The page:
Before we get into our top 5 best products, a few things need to be said about how an undergravel filter works:
How does an undergravel filter work?
Undergravel filters usually consist from two parts – the plates, and the lift tubing. The plates are placed under the gravel. Water circulates through the gravel, which houses various beneficial bacteria and acts as a mechanical filter. The lift tubes then carry the filtered water upwards, where it’s circulated back into the aquarium. Most undergravel filters require powerheads or aquarium air pumps to drive the water.
When should I buy an undergravel filter?
Gravel filtration systems have been seeing less and less use throughout the years. The main reason behind this is the superior filtration offered by various HOB and canister filters on the market. Despite this, undergravel filters have their advantages.
They’re an ideal choice for smaller, non-demanding aquariums, as well as breeding tanks and quarantine tanks. An undergravel filter offers the necessary biological filtration while being conveniently out of sight. They’re easy to set up, and require much less maintenance than a canister filter (although you’ll have to clean the gravel regularly). Finally, most undergravel filters are cheap. It’s one of the cheapest and simplest filtration systems available. Even if you have a better system, running a gravel filter as a backup is usually worth it.
Penn-Plax Premium Undergravel Filter
Whether it’s filters or heaters, Penn-Plax usually produces quality aquarium supplies. Their “Premium” undergravel filter is no exception. It’s easy to assemble, and quite powerful – this gravel filter comes in several sizes, fitting most fish tanks up to 55 gallons. The 40/55 gallon model is comprised of several plates, ensuring easy placement.
Like most undergravel filters, it requires a powerhead or an air pump to work. For best results, we recommend a powerful air pump, suitable for the size of your aquarium.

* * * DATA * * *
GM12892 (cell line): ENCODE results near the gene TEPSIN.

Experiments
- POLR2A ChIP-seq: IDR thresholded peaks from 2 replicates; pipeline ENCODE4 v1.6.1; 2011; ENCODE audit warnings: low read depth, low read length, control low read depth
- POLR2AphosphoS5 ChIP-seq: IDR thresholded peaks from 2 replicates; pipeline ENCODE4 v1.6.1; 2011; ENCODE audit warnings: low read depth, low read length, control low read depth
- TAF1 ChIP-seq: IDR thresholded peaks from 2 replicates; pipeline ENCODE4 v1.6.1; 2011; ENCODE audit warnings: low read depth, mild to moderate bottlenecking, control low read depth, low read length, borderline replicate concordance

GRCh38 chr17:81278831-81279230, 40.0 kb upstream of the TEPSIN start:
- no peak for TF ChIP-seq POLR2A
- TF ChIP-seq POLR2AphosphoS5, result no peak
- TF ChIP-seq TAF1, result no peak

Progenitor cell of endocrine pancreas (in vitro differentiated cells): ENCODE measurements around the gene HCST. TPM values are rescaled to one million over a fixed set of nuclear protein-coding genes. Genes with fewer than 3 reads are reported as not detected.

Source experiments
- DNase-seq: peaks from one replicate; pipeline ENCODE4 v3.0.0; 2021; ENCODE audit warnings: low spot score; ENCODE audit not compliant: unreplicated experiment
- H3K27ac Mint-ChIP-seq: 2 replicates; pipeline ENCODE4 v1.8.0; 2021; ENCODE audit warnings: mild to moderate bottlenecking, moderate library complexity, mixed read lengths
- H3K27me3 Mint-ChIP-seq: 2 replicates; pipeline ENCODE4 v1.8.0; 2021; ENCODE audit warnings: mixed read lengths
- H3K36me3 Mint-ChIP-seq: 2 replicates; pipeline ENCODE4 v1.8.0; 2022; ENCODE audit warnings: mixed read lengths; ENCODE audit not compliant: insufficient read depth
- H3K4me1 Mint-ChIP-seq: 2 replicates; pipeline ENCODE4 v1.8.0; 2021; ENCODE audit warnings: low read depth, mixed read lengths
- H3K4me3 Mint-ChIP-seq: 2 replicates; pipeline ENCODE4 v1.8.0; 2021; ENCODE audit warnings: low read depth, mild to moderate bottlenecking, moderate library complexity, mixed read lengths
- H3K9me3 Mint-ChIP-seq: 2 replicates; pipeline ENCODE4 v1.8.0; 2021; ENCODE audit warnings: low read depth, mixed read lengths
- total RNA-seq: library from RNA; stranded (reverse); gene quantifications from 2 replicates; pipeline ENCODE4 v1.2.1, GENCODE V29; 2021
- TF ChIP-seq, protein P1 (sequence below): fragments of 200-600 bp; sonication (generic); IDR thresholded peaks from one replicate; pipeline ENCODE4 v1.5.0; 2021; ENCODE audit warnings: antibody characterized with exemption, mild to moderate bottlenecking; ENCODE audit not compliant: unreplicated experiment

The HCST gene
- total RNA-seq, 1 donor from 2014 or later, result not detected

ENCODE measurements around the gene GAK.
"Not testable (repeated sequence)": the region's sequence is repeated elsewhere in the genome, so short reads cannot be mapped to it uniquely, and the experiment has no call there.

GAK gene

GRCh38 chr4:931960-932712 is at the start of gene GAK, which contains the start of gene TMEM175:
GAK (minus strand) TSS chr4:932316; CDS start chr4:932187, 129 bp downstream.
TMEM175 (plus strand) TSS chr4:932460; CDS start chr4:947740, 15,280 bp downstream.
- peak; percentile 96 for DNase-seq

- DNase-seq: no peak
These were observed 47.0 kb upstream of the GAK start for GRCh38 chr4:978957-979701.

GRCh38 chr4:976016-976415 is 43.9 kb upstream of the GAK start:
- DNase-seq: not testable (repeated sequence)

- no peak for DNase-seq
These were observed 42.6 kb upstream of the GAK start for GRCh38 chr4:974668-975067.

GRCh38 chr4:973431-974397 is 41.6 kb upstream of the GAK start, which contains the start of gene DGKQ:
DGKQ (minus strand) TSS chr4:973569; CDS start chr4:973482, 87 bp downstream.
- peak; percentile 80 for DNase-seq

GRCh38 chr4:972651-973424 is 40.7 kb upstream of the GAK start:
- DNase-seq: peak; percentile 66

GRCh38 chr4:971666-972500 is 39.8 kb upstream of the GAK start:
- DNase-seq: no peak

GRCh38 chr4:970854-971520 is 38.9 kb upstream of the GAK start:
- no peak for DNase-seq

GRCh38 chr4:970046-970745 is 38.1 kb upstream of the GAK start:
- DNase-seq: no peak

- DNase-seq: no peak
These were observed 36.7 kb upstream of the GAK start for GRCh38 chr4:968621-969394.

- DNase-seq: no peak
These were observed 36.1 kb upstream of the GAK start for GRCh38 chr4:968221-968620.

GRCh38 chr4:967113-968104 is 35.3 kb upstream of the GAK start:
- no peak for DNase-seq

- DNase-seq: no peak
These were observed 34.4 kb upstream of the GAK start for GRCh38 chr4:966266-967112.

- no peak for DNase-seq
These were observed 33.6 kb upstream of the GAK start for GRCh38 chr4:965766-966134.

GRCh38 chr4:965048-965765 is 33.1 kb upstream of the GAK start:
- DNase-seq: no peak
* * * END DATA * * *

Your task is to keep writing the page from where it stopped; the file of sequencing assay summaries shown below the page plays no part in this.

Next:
Lee’s Premium Undergravel Filter
A well-designed, sturdy filtration system for large aquariums. While more expensive than most competitors, we believe that this Lee’s undergravel filter is worth the price tag. It’s a great choice if you’re looking for a backup to use in combination with a power filter, or if you have a quarantine/breeding tank that doesn’t require a lot of filtration.
The thick multi-plate construction is resistant to breaks and cracks, while the large plate surface eliminates the need for more plates. The zig-zag design ensures a larger surface area, which is always useful for biological filtration – as the beneficial bacteria have more surface to grow on.
Lee’s Original Undergravel Filter
The economical little sibling of Lee’s Premium Filter. A solid choice if you own a non-demanding fish tank, and want quality biological filtration without spending a fortune. Similarly to Lee’s Premium Filter, the “Original” model is made from sturdy, crack-resistant plastic. It comes in several sizes, made for small and large aquariums alike. The multi-plate construction ensures easy assembly.
This filter features an optional flow-through setup for use with a powerhead.
Penn Plax Fishbowl Filter Kit
Undergravel filters are usually ideal for fish bowls – small, simple systems that don’t allow space for a sponge or a HOB filter. Unfortunately, most gravel filters are not compatible, due to their square shape and size. Penn Plax’s Fishbowl Filter is a great choice for fish bowls and tiny cylindrical tanks in general. The plate is adjustable, and fits any bowl with an opening of 4 inches and above.
This kit comes with everything you need – including a replacement filter cartridge, an air stone, and even a tiny air pump. This is a big bonus, especially when you consider the economical price.
The only issue we had with this undergravel filter is the flow; considering that it was made for extremely small spaces, the flow feels a bit too powerful.
Flow Under Gravel Filter
Despite being at the bottom of our list, this undergravel filter is still a good choice; especially if you own a small aquarium that only has a few gallons. The extremely small footprint ensures easy placement, even in the smallest aquariums. It’s 7.8″ long and 5.5″ wide, and requires an air pump or a powerhead to work.
Like all undergravel filters, it requires an air pump or a powerhead to work. Because of it’s small size range, we suggest a weak pump. For instance, Tetra’s Whisper 10 Gallon Air Pump is a good choice.